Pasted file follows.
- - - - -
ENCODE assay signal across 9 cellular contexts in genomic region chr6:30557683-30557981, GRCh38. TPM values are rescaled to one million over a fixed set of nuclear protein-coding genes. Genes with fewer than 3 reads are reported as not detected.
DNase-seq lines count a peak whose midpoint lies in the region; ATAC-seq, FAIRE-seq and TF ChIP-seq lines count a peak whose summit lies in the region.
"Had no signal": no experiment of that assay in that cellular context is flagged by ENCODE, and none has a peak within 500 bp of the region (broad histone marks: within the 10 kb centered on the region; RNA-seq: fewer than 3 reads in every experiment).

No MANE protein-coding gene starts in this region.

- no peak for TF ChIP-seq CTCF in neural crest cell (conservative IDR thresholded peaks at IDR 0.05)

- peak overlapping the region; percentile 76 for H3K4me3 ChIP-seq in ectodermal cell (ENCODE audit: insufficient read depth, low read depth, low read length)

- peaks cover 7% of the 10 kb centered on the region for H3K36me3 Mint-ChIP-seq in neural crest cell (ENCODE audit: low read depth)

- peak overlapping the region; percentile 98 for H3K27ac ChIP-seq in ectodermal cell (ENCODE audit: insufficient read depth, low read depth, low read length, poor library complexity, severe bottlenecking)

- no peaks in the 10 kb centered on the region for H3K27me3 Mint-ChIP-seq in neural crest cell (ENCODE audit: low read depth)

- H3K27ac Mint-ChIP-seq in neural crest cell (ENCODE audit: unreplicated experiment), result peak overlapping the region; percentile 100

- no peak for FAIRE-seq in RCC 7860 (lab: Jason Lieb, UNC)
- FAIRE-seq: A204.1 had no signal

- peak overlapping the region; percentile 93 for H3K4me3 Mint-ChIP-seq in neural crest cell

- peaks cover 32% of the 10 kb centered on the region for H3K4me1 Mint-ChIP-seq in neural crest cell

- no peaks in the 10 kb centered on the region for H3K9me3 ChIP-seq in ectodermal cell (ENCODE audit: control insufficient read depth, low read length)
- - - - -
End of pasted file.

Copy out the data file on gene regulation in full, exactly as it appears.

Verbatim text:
ENCODE assay signal across 9 cellular contexts in genomic region chr6:30557683-30557981, GRCh38. TPM values are rescaled to one million over a fixed set of nuclear protein-coding genes. Genes with fewer than 3 reads are reported as not detected.
DNase-seq lines count a peak whose midpoint lies in the region; ATAC-seq, FAIRE-seq and TF ChIP-seq lines count a peak whose summit lies in the region.
"Had no signal": no experiment of that assay in that cellular context is flagged by ENCODE, and none has a peak within 500 bp of the region (broad histone marks: within the 10 kb centered on the region; RNA-seq: fewer than 3 reads in every experiment).

No MANE protein-coding gene starts in this region.

- no peak for TF ChIP-seq CTCF in neural crest cell (conservative IDR thresholded peaks at IDR 0.05)

- peak overlapping the region; percentile 76 for H3K4me3 ChIP-seq in ectodermal cell (ENCODE audit: insufficient read depth, low read depth, low read length)

- peaks cover 7% of the 10 kb centered on the region for H3K36me3 Mint-ChIP-seq in neural crest cell (ENCODE audit: low read depth)

- peak overlapping the region; percentile 98 for H3K27ac ChIP-seq in ectodermal cell (ENCODE audit: insufficient read depth, low read depth, low read length, poor library complexity, severe bottlenecking)

- no peaks in the 10 kb centered on the region for H3K27me3 Mint-ChIP-seq in neural crest cell (ENCODE audit: low read depth)

- H3K27ac Mint-ChIP-seq in neural crest cell (ENCODE audit: unreplicated experiment), result peak overlapping the region; percentile 100

- no peak for FAIRE-seq in RCC 7860 (lab: Jason Lieb, UNC)
- FAIRE-seq: A204.1 had no signal

- peak overlapping the region; percentile 93 for H3K4me3 Mint-ChIP-seq in neural crest cell

- peaks cover 32% of the 10 kb centered on the region for H3K4me1 Mint-ChIP-seq in neural crest cell

- no peaks in the 10 kb centered on the region for H3K9me3 ChIP-seq in ectodermal cell (ENCODE audit: control insufficient read depth, low read length)